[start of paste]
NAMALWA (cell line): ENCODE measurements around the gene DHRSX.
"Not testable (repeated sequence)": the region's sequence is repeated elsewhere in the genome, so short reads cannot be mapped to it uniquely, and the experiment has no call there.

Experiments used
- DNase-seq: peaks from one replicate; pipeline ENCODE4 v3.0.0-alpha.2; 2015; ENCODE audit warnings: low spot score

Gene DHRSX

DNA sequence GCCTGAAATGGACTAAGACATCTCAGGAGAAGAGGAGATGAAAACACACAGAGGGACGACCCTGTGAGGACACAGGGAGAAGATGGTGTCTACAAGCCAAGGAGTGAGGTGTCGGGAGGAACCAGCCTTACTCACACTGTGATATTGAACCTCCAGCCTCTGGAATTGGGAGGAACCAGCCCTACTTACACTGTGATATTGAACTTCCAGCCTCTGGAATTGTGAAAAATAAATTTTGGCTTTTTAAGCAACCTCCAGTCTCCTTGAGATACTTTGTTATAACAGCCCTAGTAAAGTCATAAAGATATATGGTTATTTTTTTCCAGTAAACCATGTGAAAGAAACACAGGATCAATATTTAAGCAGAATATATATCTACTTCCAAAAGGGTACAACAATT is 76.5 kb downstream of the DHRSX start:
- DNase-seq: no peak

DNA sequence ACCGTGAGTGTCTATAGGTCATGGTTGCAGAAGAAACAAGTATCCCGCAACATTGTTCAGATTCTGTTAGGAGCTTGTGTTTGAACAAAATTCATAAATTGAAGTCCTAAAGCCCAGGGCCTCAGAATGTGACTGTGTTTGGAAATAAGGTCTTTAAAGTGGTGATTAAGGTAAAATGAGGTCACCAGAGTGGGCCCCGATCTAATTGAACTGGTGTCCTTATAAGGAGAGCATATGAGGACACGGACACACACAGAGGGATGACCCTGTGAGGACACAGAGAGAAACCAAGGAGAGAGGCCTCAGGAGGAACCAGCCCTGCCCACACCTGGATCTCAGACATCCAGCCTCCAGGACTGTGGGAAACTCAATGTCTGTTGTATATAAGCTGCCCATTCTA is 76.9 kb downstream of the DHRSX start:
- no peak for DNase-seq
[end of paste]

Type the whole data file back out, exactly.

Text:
NAMALWA (cell line): ENCODE measurements around the gene DHRSX.
"Not testable (repeated sequence)": the region's sequence is repeated elsewhere in the genome, so short reads cannot be mapped to it uniquely, and the experiment has no call there.

Experiments used
- DNase-seq: peaks from one replicate; pipeline ENCODE4 v3.0.0-alpha.2; 2015; ENCODE audit warnings: low spot score

Gene DHRSX

DNA sequence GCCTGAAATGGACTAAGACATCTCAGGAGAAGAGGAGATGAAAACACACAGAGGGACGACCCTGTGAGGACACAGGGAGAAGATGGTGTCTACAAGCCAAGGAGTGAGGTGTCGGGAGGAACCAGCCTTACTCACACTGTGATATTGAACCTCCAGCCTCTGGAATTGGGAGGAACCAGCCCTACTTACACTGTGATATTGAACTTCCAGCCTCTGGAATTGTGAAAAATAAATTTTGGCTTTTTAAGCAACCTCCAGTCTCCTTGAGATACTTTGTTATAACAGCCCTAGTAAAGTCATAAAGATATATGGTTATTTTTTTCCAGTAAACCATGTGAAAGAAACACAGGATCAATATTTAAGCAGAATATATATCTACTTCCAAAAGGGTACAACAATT is 76.5 kb downstream of the DHRSX start:
- DNase-seq: no peak

DNA sequence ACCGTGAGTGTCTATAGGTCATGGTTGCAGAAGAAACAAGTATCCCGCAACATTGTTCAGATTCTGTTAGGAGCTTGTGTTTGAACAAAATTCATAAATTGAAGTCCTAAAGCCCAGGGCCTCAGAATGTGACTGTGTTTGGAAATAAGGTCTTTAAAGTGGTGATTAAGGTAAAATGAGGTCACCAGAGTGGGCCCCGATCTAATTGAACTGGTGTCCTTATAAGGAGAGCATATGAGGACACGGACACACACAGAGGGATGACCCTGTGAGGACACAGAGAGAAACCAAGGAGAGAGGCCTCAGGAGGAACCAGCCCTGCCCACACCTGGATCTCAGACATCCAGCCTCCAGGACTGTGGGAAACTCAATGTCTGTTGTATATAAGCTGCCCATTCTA is 76.9 kb downstream of the DHRSX start:
- no peak for DNase-seq